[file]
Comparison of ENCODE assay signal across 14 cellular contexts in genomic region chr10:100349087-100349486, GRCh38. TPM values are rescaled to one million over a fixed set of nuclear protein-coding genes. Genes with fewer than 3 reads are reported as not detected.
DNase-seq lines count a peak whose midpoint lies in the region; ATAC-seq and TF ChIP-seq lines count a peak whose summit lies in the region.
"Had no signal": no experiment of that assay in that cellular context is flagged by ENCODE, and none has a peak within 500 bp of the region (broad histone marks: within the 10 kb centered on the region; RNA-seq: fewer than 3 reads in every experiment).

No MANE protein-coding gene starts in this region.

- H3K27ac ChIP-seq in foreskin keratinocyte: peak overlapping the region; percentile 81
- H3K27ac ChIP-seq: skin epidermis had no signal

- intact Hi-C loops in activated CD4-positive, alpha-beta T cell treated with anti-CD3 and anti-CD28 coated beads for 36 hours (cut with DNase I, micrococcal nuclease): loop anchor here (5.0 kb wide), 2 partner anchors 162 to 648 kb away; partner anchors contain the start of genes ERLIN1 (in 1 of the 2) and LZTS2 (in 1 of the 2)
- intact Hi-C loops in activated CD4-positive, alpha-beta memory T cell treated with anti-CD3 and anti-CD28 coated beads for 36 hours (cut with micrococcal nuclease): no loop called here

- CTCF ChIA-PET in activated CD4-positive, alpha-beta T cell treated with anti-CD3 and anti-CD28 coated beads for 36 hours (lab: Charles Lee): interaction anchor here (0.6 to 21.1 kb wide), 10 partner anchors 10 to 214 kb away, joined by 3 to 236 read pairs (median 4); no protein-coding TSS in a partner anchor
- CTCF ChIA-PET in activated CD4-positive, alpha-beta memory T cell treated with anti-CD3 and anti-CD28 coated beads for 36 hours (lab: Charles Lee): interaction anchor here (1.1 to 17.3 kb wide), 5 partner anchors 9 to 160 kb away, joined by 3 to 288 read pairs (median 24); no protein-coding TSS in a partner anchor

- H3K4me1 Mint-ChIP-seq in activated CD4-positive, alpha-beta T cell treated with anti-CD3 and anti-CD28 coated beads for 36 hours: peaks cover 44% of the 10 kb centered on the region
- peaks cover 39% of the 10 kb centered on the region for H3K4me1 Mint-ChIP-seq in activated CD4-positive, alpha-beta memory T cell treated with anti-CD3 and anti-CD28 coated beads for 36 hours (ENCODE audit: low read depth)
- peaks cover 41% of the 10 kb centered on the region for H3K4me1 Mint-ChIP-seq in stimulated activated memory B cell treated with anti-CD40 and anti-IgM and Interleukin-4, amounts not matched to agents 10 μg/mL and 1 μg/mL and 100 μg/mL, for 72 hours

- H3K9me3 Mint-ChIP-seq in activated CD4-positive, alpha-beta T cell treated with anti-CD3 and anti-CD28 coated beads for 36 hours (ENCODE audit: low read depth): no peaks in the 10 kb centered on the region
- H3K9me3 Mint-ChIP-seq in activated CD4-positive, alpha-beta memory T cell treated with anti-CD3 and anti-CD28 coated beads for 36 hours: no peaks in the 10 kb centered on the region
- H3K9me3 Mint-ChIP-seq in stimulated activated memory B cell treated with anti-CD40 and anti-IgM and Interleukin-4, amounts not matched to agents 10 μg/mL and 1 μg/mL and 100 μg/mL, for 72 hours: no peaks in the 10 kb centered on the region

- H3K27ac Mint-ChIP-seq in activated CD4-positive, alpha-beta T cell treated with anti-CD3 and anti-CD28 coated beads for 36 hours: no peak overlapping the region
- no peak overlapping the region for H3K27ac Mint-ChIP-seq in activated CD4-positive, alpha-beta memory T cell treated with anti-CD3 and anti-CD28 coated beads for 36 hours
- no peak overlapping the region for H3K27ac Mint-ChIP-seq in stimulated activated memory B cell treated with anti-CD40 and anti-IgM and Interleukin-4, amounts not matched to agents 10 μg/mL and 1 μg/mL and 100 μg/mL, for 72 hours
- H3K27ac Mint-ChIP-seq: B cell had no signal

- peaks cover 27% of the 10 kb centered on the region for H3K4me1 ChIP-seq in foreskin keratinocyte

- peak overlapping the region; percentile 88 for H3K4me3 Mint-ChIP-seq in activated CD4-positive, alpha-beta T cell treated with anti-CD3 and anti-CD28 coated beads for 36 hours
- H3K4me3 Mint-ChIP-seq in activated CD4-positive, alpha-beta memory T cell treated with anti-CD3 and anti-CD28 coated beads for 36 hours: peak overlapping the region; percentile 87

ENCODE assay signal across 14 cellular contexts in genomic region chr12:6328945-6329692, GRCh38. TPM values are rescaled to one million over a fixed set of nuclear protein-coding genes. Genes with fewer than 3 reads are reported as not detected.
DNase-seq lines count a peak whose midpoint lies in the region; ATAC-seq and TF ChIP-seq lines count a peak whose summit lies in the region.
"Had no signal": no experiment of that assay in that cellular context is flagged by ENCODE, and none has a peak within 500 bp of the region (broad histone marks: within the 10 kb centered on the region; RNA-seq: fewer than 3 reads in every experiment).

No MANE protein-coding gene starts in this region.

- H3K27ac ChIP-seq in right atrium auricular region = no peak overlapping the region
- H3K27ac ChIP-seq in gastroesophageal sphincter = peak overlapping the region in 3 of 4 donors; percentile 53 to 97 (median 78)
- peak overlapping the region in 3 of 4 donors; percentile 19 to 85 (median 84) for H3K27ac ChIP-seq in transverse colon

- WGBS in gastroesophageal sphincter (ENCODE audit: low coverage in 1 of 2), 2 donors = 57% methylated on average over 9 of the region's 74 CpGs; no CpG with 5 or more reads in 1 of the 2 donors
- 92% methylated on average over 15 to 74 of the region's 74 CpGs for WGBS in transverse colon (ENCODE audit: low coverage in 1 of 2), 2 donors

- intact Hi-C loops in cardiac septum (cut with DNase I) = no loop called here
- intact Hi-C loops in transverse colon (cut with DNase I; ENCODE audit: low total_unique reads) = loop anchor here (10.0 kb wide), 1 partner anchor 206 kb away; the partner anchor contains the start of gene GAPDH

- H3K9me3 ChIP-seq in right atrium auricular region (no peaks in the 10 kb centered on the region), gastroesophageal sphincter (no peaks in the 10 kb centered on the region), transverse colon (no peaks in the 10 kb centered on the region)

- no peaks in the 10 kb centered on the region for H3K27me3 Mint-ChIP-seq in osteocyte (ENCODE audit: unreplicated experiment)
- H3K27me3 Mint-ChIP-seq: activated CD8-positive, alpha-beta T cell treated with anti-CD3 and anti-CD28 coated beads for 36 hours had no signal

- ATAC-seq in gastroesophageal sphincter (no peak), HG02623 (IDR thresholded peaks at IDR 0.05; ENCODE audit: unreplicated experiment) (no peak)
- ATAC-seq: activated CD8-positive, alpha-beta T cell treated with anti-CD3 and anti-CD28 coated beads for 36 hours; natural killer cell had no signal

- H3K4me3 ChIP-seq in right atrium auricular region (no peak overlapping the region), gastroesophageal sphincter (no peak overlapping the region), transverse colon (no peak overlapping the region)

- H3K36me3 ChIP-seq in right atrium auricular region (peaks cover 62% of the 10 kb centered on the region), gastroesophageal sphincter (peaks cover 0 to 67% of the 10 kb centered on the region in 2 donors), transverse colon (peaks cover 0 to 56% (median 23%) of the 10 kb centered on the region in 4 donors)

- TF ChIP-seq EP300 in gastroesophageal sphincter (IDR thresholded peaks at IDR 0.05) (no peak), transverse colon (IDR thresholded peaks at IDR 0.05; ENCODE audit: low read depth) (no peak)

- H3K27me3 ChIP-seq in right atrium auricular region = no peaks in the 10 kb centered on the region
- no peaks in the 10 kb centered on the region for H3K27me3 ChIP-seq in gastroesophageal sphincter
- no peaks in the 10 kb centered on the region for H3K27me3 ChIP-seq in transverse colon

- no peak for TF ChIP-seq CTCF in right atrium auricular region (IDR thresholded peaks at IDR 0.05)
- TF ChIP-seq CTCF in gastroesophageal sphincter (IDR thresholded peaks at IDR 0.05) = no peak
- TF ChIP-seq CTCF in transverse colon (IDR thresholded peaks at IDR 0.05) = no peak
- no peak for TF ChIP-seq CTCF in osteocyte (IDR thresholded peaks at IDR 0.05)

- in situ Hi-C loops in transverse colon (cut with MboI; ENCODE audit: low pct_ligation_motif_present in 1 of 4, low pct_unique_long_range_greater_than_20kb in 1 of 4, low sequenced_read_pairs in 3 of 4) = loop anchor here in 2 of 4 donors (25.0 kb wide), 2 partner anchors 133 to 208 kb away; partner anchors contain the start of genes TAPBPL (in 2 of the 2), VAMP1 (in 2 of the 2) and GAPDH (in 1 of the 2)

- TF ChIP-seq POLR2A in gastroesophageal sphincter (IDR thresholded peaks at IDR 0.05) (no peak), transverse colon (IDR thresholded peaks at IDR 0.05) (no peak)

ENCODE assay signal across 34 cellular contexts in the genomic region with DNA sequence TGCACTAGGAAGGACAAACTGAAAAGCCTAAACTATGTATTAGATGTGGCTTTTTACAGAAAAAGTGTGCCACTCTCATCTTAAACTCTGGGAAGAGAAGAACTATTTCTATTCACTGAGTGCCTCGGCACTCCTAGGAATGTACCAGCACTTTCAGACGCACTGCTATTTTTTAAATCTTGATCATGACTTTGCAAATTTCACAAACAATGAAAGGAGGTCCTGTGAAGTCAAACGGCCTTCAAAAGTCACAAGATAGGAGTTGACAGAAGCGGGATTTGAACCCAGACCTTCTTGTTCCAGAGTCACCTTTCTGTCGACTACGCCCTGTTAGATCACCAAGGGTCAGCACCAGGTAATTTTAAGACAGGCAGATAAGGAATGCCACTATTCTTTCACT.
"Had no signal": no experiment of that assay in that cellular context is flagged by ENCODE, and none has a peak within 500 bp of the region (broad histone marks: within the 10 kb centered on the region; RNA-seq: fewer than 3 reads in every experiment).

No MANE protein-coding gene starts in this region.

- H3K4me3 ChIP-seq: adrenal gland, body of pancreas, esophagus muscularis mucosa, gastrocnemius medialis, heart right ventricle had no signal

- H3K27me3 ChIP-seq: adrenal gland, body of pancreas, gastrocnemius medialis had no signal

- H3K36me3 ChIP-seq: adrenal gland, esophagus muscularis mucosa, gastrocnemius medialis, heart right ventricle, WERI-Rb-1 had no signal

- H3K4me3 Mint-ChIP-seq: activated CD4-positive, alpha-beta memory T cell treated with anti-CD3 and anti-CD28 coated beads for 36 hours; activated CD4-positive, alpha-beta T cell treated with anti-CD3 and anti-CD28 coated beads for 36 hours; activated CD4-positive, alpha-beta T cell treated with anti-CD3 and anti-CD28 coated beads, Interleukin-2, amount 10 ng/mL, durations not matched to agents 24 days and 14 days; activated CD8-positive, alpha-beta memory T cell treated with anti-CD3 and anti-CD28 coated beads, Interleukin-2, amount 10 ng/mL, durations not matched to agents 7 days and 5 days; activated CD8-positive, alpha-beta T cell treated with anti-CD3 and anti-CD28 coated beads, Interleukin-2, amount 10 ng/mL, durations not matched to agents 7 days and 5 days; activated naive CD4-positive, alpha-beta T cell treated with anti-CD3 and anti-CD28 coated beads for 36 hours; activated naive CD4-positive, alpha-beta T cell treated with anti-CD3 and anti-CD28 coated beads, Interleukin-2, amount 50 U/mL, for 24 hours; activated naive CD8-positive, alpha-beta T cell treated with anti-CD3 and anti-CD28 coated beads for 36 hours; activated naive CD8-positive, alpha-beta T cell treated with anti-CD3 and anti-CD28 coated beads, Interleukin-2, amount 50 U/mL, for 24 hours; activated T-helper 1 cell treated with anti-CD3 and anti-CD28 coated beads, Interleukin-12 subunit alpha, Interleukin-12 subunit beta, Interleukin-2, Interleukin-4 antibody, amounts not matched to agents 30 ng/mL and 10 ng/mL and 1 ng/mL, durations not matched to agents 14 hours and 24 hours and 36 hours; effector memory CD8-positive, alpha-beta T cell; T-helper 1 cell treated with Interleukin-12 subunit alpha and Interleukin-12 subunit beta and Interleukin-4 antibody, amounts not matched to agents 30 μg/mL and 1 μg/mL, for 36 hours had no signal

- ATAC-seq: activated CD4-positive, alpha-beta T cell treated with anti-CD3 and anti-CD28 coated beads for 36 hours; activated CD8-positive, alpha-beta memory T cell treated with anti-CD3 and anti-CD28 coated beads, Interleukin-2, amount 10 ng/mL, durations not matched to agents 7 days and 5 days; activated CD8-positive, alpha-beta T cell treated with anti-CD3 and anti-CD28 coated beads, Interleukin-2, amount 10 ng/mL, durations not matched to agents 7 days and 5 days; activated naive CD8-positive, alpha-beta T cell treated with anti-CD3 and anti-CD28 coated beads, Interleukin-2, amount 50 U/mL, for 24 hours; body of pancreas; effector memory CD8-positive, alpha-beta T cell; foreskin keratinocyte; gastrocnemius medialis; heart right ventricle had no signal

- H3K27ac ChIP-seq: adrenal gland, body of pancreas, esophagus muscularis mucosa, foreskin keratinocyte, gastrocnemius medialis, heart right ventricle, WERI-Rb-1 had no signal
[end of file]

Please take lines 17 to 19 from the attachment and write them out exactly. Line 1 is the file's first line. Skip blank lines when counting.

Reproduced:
- H3K27ac Mint-ChIP-seq in activated CD4-positive, alpha-beta T cell treated with anti-CD3 and anti-CD28 coated beads for 36 hours: no peak overlapping the region
- no peak overlapping the region for H3K27ac Mint-ChIP-seq in activated CD4-positive, alpha-beta memory T cell treated with anti-CD3 and anti-CD28 coated beads for 36 hours
- no peak overlapping the region for H3K27ac Mint-ChIP-seq in stimulated activated memory B cell treated with anti-CD40 and anti-IgM and Interleukin-4, amounts not matched to agents 10 μg/mL and 1 μg/mL and 100 μg/mL, for 72 hours